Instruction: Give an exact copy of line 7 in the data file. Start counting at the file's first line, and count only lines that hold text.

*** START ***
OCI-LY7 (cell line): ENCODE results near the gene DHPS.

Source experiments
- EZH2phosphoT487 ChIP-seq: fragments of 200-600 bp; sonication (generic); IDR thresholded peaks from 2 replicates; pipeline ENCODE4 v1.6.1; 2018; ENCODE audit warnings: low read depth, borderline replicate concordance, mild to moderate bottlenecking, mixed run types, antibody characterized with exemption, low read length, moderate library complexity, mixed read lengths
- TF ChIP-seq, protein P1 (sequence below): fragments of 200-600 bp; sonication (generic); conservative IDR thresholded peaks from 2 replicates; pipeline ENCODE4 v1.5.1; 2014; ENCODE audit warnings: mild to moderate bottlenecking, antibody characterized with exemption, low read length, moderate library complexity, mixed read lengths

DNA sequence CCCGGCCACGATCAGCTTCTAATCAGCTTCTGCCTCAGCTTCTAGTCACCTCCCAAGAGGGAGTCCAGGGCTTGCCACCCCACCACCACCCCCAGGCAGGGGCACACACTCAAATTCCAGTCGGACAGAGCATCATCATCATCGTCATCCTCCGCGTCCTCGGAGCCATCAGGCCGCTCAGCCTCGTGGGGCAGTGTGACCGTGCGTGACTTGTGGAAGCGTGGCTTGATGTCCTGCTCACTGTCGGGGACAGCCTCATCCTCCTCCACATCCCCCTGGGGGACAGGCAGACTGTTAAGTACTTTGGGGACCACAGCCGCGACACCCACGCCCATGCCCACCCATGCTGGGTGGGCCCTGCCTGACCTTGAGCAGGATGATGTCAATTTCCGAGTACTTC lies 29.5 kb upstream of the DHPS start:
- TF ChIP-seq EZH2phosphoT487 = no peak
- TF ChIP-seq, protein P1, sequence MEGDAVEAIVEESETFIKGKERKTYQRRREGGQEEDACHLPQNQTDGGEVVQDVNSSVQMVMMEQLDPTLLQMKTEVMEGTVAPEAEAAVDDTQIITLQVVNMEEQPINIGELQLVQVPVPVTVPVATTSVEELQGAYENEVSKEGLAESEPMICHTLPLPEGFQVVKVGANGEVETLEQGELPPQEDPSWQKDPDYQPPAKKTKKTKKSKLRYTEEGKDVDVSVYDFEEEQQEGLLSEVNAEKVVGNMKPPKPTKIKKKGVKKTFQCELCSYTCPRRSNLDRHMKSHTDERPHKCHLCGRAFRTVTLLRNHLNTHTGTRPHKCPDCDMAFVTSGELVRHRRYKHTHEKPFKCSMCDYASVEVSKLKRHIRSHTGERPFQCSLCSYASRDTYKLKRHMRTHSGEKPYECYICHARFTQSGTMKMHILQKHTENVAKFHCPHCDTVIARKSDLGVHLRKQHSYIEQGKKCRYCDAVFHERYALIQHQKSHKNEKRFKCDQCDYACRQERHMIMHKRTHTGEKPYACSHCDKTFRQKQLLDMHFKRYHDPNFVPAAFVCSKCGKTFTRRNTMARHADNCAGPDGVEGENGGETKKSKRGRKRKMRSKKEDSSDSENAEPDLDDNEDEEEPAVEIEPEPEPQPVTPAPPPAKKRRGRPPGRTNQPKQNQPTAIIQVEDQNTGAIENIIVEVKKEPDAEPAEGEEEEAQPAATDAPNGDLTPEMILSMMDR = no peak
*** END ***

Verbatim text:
- TF ChIP-seq, protein P1, sequence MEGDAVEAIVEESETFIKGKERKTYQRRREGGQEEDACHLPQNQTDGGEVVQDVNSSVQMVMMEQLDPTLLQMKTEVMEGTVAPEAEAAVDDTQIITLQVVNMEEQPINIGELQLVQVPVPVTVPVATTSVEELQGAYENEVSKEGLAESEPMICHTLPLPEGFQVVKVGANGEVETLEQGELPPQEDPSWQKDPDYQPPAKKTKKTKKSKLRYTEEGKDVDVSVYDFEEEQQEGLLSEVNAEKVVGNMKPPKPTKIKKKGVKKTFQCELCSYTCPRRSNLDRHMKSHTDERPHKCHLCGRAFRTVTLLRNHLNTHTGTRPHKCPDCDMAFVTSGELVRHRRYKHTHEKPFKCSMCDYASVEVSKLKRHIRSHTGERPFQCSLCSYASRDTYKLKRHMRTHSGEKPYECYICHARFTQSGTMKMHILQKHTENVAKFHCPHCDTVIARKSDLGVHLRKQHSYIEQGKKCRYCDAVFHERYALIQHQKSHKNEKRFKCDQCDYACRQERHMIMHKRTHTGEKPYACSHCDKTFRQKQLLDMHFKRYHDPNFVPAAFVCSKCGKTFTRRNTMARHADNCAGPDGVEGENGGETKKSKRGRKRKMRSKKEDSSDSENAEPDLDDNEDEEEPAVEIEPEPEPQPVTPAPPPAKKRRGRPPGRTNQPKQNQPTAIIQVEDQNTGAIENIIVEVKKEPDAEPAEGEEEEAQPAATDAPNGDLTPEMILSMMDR = no peak